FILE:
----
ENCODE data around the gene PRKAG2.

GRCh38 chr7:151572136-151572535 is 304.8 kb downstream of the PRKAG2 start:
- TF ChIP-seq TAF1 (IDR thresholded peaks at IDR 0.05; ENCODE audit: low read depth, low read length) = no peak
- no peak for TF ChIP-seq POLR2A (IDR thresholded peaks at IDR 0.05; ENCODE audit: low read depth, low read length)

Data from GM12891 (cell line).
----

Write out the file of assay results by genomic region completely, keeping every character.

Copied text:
ENCODE data around the gene PRKAG2.

GRCh38 chr7:151572136-151572535 is 304.8 kb downstream of the PRKAG2 start:
- TF ChIP-seq TAF1 (IDR thresholded peaks at IDR 0.05; ENCODE audit: low read depth, low read length) = no peak
- no peak for TF ChIP-seq POLR2A (IDR thresholded peaks at IDR 0.05; ENCODE audit: low read depth, low read length)

Data from GM12891 (cell line).